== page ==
SGR 0418+5729: A magnetar located in our galaxy, about 6,500 light years from Earth.
This graphic shows a magnetar called SGR 0418+5729 (SGR 0418 for short), a type of neutron star that has a relatively slow spin rate and generates occasional large blasts of X-rays. Most magnetars have extremely high magnetic fields on their surface that are ten to a thousand times stronger than for the average neutron star. New data from NASA’s Chandra X-ray Observatory, ESA’s XMM-Newton and NASA's Swift and RXTE satellites shows that SGR 0418 is exceptional, with a surface magnetic field similar to that of mainstream neutron stars. In the image on the left, data from Chandra shows SGR 0418 as a pink source in the middle. Optical data from the William Herschel telescope in La Palma and infrared data from NASA’s Spitzer Space Telescope are shown in red, green and blue. On the right is an artist’s impression giving a close-up view of SGR 0418. This illustration highlights the weak surface magnetic field of the magnetar, and the relatively strong, wound-up magnetic field lurking in the hotter interior of the star. SGR 0418 is located about 6,500 light years from Earth.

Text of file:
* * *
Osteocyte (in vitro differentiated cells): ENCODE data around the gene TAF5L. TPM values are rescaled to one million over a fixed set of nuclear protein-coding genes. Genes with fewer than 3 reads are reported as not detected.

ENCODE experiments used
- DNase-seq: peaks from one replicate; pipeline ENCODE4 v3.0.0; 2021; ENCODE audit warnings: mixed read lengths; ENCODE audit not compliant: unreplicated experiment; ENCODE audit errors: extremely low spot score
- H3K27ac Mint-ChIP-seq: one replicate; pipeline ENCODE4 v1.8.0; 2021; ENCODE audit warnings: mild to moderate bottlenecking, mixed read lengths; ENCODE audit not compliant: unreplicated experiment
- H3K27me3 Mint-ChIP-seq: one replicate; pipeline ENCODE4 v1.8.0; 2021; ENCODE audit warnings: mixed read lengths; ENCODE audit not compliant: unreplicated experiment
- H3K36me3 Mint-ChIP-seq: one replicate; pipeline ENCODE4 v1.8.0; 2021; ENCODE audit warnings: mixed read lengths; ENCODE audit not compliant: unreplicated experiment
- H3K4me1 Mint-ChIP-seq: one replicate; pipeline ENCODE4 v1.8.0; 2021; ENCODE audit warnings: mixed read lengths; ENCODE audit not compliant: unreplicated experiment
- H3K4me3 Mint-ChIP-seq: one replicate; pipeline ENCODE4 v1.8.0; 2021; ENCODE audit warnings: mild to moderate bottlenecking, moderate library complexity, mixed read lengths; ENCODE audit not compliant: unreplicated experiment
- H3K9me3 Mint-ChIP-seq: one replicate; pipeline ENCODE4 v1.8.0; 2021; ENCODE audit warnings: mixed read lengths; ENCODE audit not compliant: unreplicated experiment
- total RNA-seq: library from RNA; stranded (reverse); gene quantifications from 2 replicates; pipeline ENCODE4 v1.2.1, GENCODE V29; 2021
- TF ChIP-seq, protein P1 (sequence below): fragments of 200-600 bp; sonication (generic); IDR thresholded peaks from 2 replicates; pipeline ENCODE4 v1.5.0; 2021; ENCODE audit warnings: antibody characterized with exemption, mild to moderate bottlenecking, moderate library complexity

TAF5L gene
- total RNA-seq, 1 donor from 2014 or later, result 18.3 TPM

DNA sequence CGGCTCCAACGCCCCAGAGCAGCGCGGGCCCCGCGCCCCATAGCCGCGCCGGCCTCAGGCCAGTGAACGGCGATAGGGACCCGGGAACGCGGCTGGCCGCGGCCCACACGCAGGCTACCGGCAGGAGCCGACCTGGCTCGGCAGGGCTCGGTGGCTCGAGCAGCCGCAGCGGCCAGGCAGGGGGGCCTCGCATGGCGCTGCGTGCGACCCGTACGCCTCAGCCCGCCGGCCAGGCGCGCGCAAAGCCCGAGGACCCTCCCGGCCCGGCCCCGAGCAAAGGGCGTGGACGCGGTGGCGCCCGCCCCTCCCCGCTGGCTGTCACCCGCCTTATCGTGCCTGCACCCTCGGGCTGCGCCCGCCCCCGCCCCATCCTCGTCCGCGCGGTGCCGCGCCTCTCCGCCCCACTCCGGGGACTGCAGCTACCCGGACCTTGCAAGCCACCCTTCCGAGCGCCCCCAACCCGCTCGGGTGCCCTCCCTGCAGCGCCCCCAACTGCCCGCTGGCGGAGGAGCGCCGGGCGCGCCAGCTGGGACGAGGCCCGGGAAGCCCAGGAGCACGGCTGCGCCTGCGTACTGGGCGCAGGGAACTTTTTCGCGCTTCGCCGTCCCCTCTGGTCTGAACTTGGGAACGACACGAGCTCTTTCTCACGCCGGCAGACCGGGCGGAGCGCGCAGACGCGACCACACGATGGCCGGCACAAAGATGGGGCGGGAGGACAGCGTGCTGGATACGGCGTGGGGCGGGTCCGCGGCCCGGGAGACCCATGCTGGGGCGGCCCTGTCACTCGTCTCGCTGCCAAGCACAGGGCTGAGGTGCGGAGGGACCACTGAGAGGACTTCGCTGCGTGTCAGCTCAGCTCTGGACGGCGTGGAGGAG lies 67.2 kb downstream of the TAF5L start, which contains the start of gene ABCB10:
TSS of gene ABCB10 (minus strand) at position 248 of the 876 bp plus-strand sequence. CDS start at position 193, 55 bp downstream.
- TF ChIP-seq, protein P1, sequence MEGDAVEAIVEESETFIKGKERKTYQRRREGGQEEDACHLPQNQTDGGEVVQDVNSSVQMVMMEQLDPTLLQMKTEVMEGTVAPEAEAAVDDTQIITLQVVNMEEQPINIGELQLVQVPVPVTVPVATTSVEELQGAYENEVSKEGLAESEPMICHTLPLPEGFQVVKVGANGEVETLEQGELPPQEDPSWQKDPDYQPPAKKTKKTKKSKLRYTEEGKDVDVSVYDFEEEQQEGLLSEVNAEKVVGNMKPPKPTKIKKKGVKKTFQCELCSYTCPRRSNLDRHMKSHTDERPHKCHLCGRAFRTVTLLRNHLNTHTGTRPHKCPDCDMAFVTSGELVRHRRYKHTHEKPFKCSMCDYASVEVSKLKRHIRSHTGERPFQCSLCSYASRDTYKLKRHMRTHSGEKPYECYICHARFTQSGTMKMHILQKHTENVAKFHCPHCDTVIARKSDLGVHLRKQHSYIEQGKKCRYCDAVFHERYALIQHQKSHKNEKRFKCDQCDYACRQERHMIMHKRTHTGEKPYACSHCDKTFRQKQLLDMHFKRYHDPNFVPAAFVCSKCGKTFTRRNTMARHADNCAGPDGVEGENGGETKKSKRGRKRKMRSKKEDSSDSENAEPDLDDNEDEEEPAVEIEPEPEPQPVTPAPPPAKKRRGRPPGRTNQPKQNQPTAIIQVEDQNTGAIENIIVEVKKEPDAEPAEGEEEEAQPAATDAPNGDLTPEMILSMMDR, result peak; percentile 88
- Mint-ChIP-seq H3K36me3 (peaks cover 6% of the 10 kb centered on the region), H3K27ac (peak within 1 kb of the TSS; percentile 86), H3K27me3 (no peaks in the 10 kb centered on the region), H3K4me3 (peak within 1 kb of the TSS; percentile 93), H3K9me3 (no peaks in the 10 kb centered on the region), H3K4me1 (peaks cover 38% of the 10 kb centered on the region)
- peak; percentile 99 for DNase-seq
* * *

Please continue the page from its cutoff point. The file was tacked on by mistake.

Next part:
Scale: Image is about 2 arcmin across. (about 3 light years).
Image credit: X-ray: NASA/CXC/CSIC-IEEC/N.Rea et al; Optical: Isaac Newton Group of Telescopes, La
Palma/WHT; Infrared: NASA/JPL-Caltech; Illustration: NASA/CXC/M.Weiss.
Note: For more information, see SGR 0418+5729: A Hidden Population of Exotic Neutron Stars.